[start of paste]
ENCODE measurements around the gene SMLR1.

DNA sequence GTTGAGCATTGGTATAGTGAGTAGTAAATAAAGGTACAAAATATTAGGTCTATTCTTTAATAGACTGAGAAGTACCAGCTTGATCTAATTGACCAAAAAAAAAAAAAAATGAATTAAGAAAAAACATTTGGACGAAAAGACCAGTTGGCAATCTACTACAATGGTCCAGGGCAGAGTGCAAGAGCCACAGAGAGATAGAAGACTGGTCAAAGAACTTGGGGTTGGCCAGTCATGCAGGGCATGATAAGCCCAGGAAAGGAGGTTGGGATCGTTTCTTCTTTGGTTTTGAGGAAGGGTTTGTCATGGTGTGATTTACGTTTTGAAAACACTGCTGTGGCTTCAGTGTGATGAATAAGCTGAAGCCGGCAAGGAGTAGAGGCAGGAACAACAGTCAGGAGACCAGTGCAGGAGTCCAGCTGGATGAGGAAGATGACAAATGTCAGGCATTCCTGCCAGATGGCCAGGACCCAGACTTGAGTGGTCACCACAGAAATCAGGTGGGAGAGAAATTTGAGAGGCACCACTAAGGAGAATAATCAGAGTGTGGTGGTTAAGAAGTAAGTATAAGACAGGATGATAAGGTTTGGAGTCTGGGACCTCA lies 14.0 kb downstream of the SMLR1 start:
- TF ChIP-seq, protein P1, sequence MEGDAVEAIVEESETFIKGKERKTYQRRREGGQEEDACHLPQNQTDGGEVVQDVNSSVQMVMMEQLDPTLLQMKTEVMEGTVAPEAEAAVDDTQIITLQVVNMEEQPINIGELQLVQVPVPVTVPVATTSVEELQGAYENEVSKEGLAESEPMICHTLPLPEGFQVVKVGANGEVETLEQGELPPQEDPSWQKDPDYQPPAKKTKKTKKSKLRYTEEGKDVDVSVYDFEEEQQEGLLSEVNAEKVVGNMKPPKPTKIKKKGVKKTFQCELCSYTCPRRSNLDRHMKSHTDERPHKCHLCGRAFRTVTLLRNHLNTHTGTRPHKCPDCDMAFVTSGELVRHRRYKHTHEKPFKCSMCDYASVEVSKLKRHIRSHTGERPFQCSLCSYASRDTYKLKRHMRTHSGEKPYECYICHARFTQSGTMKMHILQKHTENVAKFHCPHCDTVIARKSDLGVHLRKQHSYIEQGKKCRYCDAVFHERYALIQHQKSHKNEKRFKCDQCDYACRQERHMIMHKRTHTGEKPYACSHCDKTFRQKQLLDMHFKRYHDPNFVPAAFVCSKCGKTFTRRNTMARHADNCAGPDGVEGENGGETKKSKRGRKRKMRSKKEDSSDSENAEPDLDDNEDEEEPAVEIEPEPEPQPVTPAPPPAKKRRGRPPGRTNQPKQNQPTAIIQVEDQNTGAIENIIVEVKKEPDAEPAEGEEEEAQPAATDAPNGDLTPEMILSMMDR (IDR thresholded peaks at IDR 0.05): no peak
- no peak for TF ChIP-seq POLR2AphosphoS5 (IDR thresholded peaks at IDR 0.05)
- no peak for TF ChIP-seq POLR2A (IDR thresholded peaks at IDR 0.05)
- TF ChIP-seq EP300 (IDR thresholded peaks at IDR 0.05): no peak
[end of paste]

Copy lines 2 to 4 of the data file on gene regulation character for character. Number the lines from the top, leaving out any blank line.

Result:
DNA sequence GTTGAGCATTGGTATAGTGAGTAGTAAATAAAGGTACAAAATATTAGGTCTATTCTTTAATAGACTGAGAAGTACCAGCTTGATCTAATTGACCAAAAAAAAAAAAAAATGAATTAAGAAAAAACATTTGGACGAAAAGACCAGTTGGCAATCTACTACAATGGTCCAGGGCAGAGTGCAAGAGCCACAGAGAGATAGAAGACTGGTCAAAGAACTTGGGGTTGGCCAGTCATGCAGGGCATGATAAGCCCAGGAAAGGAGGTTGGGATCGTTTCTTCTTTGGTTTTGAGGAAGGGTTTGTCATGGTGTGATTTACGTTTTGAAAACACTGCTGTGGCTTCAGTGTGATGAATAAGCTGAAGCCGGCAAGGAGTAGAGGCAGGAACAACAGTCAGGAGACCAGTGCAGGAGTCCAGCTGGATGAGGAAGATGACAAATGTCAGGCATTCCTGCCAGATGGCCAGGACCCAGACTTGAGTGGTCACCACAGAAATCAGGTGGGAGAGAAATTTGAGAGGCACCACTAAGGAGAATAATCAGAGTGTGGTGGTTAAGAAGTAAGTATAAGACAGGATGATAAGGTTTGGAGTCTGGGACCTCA lies 14.0 kb downstream of the SMLR1 start:
- TF ChIP-seq, protein P1, sequence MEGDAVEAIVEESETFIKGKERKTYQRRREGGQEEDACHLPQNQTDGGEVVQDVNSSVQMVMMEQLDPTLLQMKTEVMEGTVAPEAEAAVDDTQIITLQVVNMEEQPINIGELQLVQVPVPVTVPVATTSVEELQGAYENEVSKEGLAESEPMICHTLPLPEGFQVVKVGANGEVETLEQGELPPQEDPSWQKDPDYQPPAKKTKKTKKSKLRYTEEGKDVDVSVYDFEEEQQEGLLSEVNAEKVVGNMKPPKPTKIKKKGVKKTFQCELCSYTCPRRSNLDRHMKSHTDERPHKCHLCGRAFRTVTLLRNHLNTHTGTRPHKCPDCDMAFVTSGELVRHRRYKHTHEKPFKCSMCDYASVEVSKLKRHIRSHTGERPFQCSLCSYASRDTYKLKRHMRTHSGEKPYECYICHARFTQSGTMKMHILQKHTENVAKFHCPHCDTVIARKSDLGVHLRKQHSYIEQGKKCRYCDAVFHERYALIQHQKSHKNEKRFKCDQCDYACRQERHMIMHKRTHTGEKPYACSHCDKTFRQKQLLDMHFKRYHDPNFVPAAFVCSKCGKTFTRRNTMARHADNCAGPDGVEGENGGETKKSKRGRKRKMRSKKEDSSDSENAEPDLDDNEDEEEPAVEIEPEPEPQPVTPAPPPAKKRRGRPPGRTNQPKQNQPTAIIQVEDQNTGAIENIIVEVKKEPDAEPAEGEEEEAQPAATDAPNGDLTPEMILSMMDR (IDR thresholded peaks at IDR 0.05): no peak
- no peak for TF ChIP-seq POLR2AphosphoS5 (IDR thresholded peaks at IDR 0.05)